Friday Apr 13 2012
Point/Counterpoint: Measure A - Measure may do unintended harm
By: Paul S. Berger, guest columnist
Point/counterpoint: Measure A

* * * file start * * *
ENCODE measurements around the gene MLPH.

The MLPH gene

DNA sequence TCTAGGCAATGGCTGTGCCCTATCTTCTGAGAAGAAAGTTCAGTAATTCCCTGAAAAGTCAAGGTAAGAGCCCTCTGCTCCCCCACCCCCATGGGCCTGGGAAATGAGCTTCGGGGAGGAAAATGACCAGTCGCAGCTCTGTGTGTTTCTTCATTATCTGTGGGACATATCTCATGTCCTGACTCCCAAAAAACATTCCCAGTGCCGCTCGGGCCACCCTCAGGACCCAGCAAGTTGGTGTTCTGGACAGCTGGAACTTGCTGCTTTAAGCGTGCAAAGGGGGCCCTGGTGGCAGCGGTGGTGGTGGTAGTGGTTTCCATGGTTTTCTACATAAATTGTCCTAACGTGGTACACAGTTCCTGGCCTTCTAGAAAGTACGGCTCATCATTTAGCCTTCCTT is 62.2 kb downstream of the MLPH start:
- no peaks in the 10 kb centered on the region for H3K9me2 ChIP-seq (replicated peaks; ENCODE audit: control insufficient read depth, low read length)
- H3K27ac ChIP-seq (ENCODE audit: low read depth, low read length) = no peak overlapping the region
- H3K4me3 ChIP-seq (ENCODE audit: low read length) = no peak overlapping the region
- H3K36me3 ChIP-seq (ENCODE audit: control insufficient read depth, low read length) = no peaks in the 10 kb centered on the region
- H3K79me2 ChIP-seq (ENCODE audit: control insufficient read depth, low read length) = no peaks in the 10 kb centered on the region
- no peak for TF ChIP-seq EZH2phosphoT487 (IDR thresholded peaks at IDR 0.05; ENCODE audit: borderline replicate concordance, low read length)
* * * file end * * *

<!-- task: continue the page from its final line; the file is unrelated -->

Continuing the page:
Measure A, which will appear on the June primary ballot, would convert Auburn from a general law city to a charter city. It is disturbing that voters are being asked to weigh in on such a serious change to city government in a primary election where turnout is typically light and voter interest lags. Moreover, while the measure may seem fairly innocuous, there are hidden dangers and the potential for unintended harmful consequences. Proponents say a charter will save money on building a new sewer system by avoiding the state requirement that cities must pay “prevailing wages” on public projects, and will allow volunteers to serve Auburn without fear of union intimidation. The issue of whether a charter city can avoid paying prevailing wages is now before the California Supreme Court, and a decision may come before the election. If the charter cities lose the case, this entire rationale collapses. But even if charter cities win, this may lead to new problems. According to a memo written to the city council by the Auburn City Attorney, Monterey discovered that “a non-prevailing wage environment led to inexperienced and underfunded contractors winning contracts for certain projects.” As a result, Monterey reinstated a prevailing wage requirement on more complex projects. Can you imagine what might happen if, years after completion, a wastewater facility built for Auburn by inexperienced contractors with cheap labor suddenly developed serious defects? Who would be held accountable? Paying prevailing wages ensures that municipal projects are done right by reputable contractors, thus saving taxpayers money in the long run. The claim of protecting volunteers is also misguided. Last September, a law was passed exempting city volunteers from the prevailing wage law requirement. While the law contains a “sunset” expiration date of 2017, this is not unusual. An identical law expired in 2012 and was renewed for another five years. Besides, does it make sense to change the entire structure of city government to address a problem that may or may not exist five years from now? Although charter proponents claim it would give Auburn more control over its own affairs, in truth it could lead to the exact opposite. A charter amendment can be placed on the ballot by the signatures of a mere 15 percent of the electorate. In Auburn, that is a strikingly small number of people. This could lead to unseemly campaigns by outsiders seeking to “buy” a charter amendment by vastly outspending local citizen groups. Enacting a charter could also open the door to corruption. California courts have ruled that the state constitutional prohibition on gifts of public funds to individuals or corporations does not apply to charter cities. A small charter city that is not overseen by state regulators could be susceptible to fraud and dishonesty by an elite group of local politicians. If you think these fears are exaggerated, look at the list of California cities that have become riddled with corruption or filed for bankruptcy: Bell, Vernon, Vallejo, and perhaps soon, Stockton — all charter cities. Bell squandered millions on exorbitant pensions and salaries for city officials. Vallejo got in trouble when special interests rammed through a costly binding arbitration amendment to its city charter. Stockton fell victim to years of profligate spending by an out-of-control city council, controlled by developers. Auburn has been operating just fine as a general law city since its incorporation in 1861. Be skeptical of folks who say we suddenly need a charter to protect home rule and save money. Enacting a charter for Auburn is a cure that would be far worse than any imagined disease. Paul Berger is an appellate attorney who recently retired from the California Court of Appeal after 30 years of service. He has been a resident of Auburn since 2001.